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Human Rights Watch Briefing Note for the Twenty-First Session of the International Criminal Court Assembly of States Parties

The states parties to the Rome Statute of the International Criminal Court (ICC) will meet from December 5-10, 2022, in The Hague for the annual session of the Assembly of States Parties (ASP).

Human Rights Watch Briefing Note for the Twenty-First Session of the International Criminal Court Assembly of States Parties

This July marked the 20th anniversary of the entry into force of the Rome Statute, the ICC’s founding treaty.

The Assembly session takes place at a moment of renewed attention on the role of the court.

The expansion of the conflict in Ukraine in February 2022 has generated a strong response from the international community, including through the swift activation of several mechanisms that could contribute to delivering justice for victims of serious international crimes. On March 2, the ICC prosecutor announced the opening of an investigation into the situation of Ukraine, following a referral by an unprecedented number of states parties.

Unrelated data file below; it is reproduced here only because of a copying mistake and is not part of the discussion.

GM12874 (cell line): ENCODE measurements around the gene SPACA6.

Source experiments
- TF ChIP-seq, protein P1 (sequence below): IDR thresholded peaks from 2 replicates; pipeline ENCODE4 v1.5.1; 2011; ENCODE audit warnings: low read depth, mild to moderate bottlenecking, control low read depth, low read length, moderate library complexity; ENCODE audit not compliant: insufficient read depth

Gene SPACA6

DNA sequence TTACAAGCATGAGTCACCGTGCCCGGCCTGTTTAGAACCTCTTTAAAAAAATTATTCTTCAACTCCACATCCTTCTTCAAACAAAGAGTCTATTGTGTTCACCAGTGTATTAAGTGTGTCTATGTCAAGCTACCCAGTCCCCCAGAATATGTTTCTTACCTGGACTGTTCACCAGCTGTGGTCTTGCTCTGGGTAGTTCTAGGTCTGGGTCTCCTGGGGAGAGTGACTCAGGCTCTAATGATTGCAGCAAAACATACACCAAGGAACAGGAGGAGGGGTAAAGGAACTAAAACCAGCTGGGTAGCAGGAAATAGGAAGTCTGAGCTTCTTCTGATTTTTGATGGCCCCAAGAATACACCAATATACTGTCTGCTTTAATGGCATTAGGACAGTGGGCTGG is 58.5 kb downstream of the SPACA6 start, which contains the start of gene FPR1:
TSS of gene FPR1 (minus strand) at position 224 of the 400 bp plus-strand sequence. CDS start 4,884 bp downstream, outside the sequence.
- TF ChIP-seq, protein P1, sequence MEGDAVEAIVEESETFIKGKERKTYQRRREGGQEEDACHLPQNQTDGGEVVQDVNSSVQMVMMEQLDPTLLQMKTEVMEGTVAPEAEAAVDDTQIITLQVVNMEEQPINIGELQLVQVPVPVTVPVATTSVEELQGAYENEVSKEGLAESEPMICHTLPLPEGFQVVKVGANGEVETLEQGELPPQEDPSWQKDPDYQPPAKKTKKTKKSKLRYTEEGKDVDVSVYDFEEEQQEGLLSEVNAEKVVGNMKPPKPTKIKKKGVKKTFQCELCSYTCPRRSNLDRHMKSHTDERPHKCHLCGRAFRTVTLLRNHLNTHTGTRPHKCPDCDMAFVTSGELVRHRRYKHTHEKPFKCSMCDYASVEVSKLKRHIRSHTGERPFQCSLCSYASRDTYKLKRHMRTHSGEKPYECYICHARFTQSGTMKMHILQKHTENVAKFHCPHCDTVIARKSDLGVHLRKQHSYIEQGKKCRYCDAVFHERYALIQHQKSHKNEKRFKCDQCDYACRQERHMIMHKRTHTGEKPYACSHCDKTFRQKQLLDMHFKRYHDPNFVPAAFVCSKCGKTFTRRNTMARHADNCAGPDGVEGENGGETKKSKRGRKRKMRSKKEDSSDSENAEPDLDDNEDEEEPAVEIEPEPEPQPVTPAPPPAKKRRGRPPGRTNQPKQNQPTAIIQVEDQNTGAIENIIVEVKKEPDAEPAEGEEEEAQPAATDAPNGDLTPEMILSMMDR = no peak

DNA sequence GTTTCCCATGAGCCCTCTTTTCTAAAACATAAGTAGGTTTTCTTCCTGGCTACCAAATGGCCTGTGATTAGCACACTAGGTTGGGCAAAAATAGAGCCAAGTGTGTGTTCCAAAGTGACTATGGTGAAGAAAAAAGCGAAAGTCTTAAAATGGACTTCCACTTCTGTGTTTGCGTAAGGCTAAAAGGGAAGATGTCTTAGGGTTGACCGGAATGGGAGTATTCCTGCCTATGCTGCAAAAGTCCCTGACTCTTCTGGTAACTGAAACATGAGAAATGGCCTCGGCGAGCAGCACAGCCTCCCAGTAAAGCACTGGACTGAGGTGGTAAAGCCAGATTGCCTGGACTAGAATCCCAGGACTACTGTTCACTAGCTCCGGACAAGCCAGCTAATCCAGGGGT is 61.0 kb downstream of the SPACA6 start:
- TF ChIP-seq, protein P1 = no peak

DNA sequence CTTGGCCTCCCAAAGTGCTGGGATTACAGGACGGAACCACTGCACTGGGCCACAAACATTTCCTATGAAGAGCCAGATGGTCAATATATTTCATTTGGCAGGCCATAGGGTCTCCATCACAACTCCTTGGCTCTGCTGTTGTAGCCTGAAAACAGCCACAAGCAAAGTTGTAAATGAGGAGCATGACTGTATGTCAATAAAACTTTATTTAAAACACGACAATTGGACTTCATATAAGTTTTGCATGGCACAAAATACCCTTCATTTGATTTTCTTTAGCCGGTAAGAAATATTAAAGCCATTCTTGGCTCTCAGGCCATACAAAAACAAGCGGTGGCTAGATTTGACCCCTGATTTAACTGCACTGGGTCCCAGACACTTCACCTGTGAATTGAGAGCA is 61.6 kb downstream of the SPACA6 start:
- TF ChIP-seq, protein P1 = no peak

The horrific situation in Ukraine offers opportunities as well as challenges for the court and the international justice project more broadly. On the one hand, the referral to the ICC has generated unprecedented support for accountability for grave international crimes and put into sharp focus the relevance of the ICC as the cornerstone of a broad system for justice envisioned by the Rome Statue. On the other hand, Ukraine has highlighted the unevenness in victims’ access to justice. For example, states parties have been slow to address a growing gap in the resources available to the court even after the previous prosecutor clearly indicated that the court's limited budget was a factor in limiting the access of victims to justice. By contrast, after the opening of the Ukraine investigation, some states parties responded with enthusiasm to the prosecutor's call for voluntary contributions to support the office's work, at times explicitly linking their contributions to political support for the Ukraine investigation. To build on the current momentum, while advancing support for the international justice system worldwide, Human Rights Watch has set out a “checklist” of five areas for action that all governments can take.